The first time she drove through she stared at me straight on, eyes hard and clear, hazel with flashes of honey. Her eyes slung me back to my youth, to warm afternoons spent skipping school, my bait box under a tree. So long I spent gazing into that river, a fishing pole at my feet, taken with the pattern: clear water sliding over sand and silt and what looked like gold at first glance.
The change dings the side of booth five. Someone honks. Someone else honks. Two booths down, a driver peels through. I catch a glimpse. His car is shiny and huge with spinning silver hubcaps. Gas-guzzling fool. But I have to stop with that. The name calling. Sixty-seven years and still I have to keep relearning: Don’t judge.
The second time she said I was poised, ready. You always have the right change. Mind reader. Are you? The bobblehead dolls on her dashboard were rocking. A romper-room riot it looked like—all of them huddled together. I wished I were down there, part of that fixed community; always moving, never changing. I wanted to tell her that she reminded me of my wife, but before I could say a word, she was gone.
It didn’t used to be like this. Me: collecting soon-to-be-obsolete-tokens on the Garden State Parkway. But I’m not gonna talk about it. Not gonna bore you with that brand of bullshit. Who among us hasn’t been forced to adapt? The world keeps spinning—1000 miles an hour at its equator, or so they say.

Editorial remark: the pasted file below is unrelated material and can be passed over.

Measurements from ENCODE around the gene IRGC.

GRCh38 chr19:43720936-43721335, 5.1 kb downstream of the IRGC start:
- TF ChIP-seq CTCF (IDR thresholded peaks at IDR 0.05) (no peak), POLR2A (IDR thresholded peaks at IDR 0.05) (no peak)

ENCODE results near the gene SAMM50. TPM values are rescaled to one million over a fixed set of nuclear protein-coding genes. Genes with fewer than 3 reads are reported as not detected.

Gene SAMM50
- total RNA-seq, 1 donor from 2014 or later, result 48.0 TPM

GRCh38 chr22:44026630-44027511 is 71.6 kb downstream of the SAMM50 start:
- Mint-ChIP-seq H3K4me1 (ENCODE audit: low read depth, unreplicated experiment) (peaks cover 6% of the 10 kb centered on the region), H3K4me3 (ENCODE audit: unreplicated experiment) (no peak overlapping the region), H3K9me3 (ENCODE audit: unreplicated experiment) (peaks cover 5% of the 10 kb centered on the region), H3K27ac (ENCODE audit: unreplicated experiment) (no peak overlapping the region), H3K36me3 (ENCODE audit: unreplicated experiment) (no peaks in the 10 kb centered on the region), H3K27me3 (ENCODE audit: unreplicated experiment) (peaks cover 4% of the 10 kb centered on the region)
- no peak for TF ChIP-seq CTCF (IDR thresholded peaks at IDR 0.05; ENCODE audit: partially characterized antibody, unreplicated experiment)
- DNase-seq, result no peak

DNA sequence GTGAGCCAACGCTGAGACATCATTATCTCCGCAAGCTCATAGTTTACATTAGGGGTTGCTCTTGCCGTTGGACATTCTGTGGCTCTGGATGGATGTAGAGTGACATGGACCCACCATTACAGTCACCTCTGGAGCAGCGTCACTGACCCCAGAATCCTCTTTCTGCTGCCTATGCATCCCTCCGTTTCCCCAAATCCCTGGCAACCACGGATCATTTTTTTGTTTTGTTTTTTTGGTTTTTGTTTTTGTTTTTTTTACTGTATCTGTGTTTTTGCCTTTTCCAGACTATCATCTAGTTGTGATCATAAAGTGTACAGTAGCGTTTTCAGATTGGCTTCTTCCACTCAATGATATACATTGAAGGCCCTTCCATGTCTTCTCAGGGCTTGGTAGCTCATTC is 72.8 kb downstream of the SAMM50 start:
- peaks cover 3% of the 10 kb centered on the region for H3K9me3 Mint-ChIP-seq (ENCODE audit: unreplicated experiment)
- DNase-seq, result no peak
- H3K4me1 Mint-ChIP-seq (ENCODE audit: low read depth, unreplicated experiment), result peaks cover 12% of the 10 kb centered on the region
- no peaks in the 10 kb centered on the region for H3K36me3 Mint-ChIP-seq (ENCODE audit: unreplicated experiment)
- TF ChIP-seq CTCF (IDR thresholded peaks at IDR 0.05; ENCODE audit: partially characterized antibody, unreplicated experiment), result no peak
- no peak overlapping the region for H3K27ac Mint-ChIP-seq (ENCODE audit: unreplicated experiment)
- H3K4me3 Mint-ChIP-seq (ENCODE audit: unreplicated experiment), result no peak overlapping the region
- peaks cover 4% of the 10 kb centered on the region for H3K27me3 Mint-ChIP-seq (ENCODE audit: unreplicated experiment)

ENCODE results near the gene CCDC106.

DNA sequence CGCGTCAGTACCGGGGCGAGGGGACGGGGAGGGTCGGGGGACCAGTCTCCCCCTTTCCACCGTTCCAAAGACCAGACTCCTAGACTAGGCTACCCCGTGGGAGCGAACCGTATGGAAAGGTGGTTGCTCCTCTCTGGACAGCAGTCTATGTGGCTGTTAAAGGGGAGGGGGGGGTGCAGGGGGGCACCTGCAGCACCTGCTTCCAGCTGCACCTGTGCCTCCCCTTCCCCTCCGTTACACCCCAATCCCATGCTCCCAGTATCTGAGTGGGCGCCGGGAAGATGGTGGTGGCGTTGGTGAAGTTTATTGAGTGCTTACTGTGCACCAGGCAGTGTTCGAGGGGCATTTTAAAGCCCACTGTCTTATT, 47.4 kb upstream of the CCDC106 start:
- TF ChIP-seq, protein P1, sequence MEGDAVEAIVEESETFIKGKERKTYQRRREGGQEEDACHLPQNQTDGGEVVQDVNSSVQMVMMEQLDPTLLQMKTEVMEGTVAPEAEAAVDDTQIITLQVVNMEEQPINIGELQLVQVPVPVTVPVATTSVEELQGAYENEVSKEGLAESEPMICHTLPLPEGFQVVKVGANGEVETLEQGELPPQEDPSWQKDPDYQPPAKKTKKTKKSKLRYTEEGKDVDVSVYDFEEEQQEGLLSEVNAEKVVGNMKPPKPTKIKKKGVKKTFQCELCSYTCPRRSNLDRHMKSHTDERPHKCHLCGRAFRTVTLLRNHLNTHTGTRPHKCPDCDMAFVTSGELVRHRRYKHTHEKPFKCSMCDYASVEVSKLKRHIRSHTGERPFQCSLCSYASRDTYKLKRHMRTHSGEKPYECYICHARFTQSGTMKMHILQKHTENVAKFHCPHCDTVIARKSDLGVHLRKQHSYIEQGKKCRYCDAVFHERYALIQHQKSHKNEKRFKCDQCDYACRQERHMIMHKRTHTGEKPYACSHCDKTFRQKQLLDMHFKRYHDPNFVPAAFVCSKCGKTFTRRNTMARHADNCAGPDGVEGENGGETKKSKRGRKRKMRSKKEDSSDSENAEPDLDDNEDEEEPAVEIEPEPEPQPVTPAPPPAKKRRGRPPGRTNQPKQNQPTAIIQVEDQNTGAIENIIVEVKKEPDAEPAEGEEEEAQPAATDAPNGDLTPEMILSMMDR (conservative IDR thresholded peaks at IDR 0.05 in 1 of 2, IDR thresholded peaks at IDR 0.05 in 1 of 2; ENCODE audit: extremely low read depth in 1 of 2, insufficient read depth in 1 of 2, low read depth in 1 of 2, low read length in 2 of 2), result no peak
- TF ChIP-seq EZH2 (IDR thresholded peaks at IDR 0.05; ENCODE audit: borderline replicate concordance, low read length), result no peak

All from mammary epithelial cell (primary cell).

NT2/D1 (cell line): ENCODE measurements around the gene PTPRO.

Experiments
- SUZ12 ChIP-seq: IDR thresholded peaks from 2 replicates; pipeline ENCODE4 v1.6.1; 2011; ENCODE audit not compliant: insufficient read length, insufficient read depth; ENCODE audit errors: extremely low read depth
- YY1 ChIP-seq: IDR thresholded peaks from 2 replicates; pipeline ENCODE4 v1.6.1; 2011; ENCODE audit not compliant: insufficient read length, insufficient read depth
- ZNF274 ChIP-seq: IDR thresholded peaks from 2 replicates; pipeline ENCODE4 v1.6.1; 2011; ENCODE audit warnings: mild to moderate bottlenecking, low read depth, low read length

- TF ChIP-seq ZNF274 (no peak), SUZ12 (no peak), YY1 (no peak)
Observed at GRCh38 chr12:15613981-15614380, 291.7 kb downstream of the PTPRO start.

The third time I noticed the flowers, tiny fake flowers glued along the edge of her dashboard. The bobbleheads nodded as I took her bill. There was something vital and compelling about her face, the broken blood vessels beside her eyes, the way her hair—dusted white at the temples—fell from her bun. I told her to have a nice day and she smiled. Her teeth were crooked, but clean.
It’s true: Time goes fast. Too fast. I swear the seasons splash together in a continuous line of color which is strange since lately it always seems like night. The darkness is startling. Like stepping out of a theater to find the sky changed, like waking up to find your wife gone. In my mind, I’m still holding out my hand, still waiting for the chance to let my change funnel into her palm, wishing it would float a moment before dropping, wishing it would defy gravity and time, not ready to see the sunlight bounce off her back window as she speeds away.
Kelsey Maki is an assistant professor of English at Brookdale Community College. Her first love is literary fiction, but she also writes travel articles, dabbles in speculative fiction, and pens an occasional poem. Her writing has been published in the print anthology Mosaics: A Collection of Independent Women—Volume I and online at Writersresist.com and WhatTravelWritersSay.com.